Maternal hospitalization during 24-34 weeks of gestation was associated with a very high likelihood of preterm delivery. This finding is understandable because early maternal hospitalization during pregnancy indicates the existence of maternal or fetal health problems or early identification of a potential problem. The reasons for hospitalization and types of care provided need more investigation because these factors could lead to a better understanding of preterm birth risk factors and hence prevent prematurity complications and preterm neonate mortality. Interventional studies that incorporate the results of this study in preterm delivery risk assessment in maternal and child health centers are also encouraged.

Study Limitations

Although this study had several strengths compared with previous studies, it also had several limitations. Among the strengths of the current research were that it was nation-wide, covered a wide geographic area, and included information from all birth records in all sectors and types of hospital settings. It was not feasible, however, to include information on deliveries that occurred outside formal birth settings, such as private homes, which do occur in Jordan, albeit rarely. Although not all of the results of this study can be generalized to other countries, efforts were made to follow the WHO’s recommended definitions of prematurity and international standards of reporting mortality to allow for international comparisons and to enhance generalizing the data. In addition, this study was conducted over a specific period; therefore, replicating this study is highly recommended in future years to compare trends over time and identify changes in preterm birth estimates. Moreover, a longitudinal cohort study is strongly encouraged to follow preterm neonates because it would be highly beneficial to identify the long-term outcomes of preterm births, and the health needs of babies who survive prematurity.


Addressing the major risks associated with the incidence and the mortality of preterm neonates is a priority to reduce the global burden of preterm birth, along with identifying areas that are crucial to improve the health care systems across countries. Regarding risk factors, the limited research carried out in Jordan shows that the rate of preterm and low-birth-weight infants was highest for males and first-born neonates(10) among teenage women(8,13) and women aged 35 years or above(9,10), as well as for women in consanguineous marriages(11). By adding relevant information from Jordan, this study has contributed evidence to international comparison tables, and to the national as well as the international picture about prematurity.


The authors would like to thank UNICEF for funding the study and for providing the needed administrative and technical help. In particular, appreciation is forwarded to Ms. Maha Al Homsi and Buthainah Al Khateeb from UNICEF for their invaluable support for the study. Gratitude is also forwarded to John Snow Inc. for implementing the study and to field researchers of neonatologists, pediatricians, and nurses for their marvelous effort in collecting the data. Special thanks go to all participating mothers for their cooperativeness, without which the study could not have come to a successful conclusion. Finally, we would like to thank Editage ( for English language editing.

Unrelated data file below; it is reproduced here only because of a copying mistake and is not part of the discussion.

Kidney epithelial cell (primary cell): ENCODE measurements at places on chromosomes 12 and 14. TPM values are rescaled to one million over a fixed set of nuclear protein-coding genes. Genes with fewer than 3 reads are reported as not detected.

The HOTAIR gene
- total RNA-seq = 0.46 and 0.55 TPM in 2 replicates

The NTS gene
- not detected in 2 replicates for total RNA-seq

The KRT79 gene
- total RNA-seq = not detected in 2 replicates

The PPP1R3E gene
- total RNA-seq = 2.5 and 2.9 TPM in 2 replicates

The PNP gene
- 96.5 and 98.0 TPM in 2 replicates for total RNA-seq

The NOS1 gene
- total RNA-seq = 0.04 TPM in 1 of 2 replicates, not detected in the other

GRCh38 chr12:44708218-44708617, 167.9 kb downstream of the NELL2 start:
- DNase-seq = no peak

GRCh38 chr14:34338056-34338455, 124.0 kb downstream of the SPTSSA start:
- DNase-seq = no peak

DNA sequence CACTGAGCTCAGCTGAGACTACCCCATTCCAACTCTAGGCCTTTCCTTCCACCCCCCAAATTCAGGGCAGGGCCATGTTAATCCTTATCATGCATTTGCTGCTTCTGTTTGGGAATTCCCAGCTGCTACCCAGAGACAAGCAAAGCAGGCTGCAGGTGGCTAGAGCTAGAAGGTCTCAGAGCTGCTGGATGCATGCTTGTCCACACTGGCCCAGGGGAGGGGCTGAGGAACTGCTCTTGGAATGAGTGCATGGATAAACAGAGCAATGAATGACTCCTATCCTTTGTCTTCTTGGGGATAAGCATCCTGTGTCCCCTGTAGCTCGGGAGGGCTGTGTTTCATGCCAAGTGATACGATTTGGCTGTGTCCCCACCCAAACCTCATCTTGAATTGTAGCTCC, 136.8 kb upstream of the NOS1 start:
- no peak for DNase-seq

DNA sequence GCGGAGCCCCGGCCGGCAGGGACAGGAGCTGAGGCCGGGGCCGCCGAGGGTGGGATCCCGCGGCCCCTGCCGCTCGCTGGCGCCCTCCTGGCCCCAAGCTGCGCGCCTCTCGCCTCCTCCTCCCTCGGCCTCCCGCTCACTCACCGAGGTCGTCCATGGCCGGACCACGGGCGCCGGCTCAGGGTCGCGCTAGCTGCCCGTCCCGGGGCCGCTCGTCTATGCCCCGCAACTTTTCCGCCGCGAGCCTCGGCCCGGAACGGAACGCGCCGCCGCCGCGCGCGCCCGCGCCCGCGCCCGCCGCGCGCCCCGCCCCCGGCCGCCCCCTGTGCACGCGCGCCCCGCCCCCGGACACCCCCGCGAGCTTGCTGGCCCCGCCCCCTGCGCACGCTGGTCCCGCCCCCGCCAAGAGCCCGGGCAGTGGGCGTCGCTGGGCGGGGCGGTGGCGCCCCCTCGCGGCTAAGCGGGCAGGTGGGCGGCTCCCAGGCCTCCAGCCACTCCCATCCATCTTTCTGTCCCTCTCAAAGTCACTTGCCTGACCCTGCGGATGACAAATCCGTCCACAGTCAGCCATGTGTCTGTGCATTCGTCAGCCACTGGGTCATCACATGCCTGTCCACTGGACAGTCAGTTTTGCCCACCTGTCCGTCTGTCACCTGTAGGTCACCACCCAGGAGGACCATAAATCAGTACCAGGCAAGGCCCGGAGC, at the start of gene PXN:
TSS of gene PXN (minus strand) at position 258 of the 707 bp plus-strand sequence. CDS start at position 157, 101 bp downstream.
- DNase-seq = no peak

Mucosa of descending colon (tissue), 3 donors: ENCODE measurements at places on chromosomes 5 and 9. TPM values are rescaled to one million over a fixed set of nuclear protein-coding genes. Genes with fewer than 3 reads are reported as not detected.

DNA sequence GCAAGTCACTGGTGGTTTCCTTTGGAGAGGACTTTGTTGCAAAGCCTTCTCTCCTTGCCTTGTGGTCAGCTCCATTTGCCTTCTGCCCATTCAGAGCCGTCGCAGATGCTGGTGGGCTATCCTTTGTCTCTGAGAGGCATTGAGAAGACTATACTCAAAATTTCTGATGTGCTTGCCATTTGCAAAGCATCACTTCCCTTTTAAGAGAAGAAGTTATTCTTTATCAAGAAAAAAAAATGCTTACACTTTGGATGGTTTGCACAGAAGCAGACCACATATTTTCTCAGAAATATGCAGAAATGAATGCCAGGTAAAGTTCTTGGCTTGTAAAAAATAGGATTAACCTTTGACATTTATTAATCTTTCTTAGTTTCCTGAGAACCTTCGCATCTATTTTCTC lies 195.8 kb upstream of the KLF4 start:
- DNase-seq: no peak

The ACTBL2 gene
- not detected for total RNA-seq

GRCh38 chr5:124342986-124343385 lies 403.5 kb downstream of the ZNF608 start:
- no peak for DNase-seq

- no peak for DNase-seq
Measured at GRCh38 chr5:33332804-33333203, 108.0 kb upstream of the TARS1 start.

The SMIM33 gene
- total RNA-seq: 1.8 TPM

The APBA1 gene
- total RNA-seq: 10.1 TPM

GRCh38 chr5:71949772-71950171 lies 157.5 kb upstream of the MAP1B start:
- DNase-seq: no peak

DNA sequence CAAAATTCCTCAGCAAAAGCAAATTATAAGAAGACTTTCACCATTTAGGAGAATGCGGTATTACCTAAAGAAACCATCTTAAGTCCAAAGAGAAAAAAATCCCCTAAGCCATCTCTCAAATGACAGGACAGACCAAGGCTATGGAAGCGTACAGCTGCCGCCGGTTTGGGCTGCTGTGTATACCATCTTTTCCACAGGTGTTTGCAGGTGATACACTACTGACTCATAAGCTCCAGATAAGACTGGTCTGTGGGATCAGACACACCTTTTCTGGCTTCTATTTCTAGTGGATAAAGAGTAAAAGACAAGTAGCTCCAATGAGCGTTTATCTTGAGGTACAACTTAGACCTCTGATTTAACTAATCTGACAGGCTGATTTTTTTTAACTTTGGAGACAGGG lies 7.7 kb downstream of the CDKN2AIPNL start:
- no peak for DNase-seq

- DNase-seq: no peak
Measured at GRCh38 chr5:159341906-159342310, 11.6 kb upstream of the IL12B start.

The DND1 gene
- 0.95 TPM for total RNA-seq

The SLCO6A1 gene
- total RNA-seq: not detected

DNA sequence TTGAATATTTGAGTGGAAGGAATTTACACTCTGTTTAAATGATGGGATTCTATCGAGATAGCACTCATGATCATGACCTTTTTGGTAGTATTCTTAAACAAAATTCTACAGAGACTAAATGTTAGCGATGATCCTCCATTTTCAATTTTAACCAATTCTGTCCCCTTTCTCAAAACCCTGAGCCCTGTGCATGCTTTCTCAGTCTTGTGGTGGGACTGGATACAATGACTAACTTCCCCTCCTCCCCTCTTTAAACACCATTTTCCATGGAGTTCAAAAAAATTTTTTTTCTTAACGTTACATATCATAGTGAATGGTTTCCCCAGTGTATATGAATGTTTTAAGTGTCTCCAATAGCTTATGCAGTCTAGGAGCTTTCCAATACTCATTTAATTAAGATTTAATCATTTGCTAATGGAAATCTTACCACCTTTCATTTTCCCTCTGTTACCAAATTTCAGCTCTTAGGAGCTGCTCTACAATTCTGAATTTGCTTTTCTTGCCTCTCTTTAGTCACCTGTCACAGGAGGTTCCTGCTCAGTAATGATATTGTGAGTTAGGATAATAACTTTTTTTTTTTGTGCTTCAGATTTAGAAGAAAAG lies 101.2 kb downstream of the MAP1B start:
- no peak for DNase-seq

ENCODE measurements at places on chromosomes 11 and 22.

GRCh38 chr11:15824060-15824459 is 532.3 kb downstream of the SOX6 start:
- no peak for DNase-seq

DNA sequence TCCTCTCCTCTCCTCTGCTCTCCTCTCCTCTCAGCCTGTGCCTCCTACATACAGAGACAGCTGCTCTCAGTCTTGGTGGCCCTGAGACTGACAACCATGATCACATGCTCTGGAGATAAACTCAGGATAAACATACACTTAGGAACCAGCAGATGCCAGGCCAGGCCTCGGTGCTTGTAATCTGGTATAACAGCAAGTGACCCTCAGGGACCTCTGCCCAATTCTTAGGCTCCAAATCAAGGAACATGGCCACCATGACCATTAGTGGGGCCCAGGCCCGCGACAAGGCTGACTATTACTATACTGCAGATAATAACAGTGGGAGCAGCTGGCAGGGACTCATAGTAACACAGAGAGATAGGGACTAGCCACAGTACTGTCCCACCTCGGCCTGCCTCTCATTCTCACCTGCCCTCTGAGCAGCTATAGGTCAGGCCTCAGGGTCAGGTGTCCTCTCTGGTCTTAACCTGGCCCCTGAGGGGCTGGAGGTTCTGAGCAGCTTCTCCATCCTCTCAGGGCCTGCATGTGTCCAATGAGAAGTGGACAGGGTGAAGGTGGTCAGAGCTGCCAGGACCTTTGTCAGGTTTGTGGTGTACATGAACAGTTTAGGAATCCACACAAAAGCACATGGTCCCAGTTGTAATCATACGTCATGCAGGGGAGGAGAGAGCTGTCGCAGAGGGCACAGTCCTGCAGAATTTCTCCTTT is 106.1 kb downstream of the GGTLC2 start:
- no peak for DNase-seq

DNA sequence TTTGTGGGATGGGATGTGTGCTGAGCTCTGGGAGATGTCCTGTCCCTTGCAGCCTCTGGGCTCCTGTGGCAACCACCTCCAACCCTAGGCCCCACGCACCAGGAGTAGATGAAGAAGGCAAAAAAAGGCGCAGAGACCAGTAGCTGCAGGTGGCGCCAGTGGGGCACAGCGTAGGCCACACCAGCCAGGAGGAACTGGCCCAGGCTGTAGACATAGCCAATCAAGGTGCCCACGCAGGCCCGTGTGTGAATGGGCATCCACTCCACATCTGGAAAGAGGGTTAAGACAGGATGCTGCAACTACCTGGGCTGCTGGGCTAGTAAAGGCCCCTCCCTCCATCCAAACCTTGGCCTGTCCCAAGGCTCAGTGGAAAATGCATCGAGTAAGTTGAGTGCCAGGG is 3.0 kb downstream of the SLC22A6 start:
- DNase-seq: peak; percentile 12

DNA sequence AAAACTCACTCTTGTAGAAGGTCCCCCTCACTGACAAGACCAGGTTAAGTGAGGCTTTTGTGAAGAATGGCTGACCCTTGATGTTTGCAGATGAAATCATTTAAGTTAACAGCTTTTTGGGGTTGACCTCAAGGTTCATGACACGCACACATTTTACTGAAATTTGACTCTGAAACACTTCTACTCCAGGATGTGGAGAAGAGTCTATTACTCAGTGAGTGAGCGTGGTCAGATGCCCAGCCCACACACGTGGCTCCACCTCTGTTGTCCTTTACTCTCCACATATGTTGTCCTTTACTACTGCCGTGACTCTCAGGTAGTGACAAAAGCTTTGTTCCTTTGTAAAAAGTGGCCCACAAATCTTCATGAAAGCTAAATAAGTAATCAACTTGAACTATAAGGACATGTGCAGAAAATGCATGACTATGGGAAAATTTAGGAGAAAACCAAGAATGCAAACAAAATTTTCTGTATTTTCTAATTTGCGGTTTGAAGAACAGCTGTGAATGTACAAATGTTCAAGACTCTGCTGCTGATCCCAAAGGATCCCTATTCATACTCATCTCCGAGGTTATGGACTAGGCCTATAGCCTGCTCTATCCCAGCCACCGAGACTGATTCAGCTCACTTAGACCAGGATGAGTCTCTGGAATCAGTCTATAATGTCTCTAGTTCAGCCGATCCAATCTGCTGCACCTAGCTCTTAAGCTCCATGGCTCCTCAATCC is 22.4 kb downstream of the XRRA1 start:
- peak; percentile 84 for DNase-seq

Ethics Committee Approval: The study was approved by the Institutional Review Boards at the Ministry of Health, Jordan (Approval number: 2012/035), Informed Consent: A written informed consent was obtained from each participating woman.

Peer-review: External and internal peer-reviewed.

Authorship Contributions

Concept: Y.S.K., A.M.B., Design: Y.S.K., A.M.B., Data Collection or Processing: Y.S.K., A.M.B., Analysis or Interpretation: N.M.A.R., Y.S.K., A.M.B., Literature Search: N.M.A.R., Y.S.K., A.M.B., Writing: N.M.A.R., Y.S.K., A.M.B.

Conflict of Interest: No conflict of interest was declared by the authors.

Financial Disclosure: The authors declared that this study received financial support by the United Nations International Children’s Emergency Fund (UNICEF).


1.    March of Dimes, PMNCH, Save the Children, WHO. Born Too Soon: The Global Action Report on Preterm Birth. Eds CP Howson, MV Kinney, JE Lawn. Geneva. 2012.
2.    UN-IGME TI-aGfCME. Levels & Trends in Child Mortality Report, 2014. United Nations Children’s Fund; 2014.
3.    Gladstone M, Oliver C, Van den Broek N. Survival, morbidity, growth and developmental delay for babies born preterm in low and middle income countries - a systematic review of outcomes measured. PLoS One 2015;10:e0120566.
4.    Department of Statistics. Jordan Population and Family Health Survey: Preliminary Report. 2012.
5.    UNICEF-Jordan. UNICEF-Jordan Statistics. 2012.
6.    Abuekteish F, Daoud AS, Sunna E, Obeidat A, Al-Rimawi HS. Perinatal mortality at Princess Badia’ Teaching Hospital, Northern Jordan. Ann Saudi Med 1997;17:120-3.
7.    Abu-Salah O. Unfavourable outcomes associated with late preterm birth: observations from Jordan. J Pak Med Assoc 2011;61:769-72.
8.    Al-Ramahi M, Saleh S. Outcome of adolescent pregnancy at a university hospital in Jordan. Arch Gynecol Obstet 2006;273:207-10.